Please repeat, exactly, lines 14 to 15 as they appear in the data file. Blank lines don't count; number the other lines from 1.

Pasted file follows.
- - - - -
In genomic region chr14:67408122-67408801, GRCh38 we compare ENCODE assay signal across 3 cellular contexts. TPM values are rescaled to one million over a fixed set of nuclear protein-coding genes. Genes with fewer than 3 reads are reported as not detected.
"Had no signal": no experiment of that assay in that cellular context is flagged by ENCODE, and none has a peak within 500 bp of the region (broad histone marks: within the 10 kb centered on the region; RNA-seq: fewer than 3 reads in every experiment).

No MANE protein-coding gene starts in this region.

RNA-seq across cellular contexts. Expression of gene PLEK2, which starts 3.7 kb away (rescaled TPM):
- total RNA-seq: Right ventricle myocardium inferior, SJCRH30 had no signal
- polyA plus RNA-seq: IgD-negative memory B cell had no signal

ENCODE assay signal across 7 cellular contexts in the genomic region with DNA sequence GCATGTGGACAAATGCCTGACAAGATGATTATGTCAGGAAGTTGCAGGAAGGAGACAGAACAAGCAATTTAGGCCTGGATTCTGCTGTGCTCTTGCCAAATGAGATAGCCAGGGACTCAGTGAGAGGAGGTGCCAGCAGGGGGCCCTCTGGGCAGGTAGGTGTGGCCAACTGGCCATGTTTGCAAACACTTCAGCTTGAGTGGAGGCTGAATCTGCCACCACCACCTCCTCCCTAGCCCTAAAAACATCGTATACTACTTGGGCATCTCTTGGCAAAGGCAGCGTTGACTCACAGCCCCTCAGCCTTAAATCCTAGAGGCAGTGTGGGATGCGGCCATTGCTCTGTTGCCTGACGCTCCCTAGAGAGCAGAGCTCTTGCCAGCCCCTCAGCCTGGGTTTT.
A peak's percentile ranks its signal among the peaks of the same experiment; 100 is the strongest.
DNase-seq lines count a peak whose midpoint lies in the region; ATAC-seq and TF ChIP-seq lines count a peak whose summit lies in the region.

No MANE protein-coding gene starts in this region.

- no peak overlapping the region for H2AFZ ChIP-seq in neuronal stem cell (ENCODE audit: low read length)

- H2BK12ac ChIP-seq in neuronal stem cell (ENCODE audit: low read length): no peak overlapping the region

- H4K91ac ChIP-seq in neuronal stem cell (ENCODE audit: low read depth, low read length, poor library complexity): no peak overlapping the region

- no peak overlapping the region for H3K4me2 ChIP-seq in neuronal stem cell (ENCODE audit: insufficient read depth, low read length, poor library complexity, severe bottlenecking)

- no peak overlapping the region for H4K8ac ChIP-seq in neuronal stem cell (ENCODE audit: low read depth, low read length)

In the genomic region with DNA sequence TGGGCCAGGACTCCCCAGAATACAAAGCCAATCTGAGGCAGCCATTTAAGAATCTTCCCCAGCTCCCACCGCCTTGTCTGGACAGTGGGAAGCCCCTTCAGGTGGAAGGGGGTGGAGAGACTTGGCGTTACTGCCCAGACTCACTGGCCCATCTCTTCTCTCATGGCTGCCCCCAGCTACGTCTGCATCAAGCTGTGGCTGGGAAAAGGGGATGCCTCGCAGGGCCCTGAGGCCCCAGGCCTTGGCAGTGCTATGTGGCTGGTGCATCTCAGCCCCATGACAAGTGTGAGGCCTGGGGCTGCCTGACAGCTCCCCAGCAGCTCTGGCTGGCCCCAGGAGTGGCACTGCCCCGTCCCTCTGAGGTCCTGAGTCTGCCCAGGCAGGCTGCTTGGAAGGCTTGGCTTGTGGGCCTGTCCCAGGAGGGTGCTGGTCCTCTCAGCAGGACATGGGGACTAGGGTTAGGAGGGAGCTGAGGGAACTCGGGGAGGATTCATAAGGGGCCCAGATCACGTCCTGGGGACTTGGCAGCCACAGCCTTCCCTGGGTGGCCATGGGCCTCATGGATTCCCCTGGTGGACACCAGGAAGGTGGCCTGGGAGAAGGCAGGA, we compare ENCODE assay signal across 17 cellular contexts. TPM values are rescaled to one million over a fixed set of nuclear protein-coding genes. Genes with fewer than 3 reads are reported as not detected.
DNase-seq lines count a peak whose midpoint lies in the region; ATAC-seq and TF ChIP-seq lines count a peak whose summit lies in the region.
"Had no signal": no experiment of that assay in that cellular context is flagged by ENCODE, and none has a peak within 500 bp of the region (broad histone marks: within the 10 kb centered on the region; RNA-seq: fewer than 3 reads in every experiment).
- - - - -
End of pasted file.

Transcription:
- no peak overlapping the region for H3K4me2 ChIP-seq in neuronal stem cell (ENCODE audit: insufficient read depth, low read length, poor library complexity, severe bottlenecking)

- no peak overlapping the region for H4K8ac ChIP-seq in neuronal stem cell (ENCODE audit: low read depth, low read length)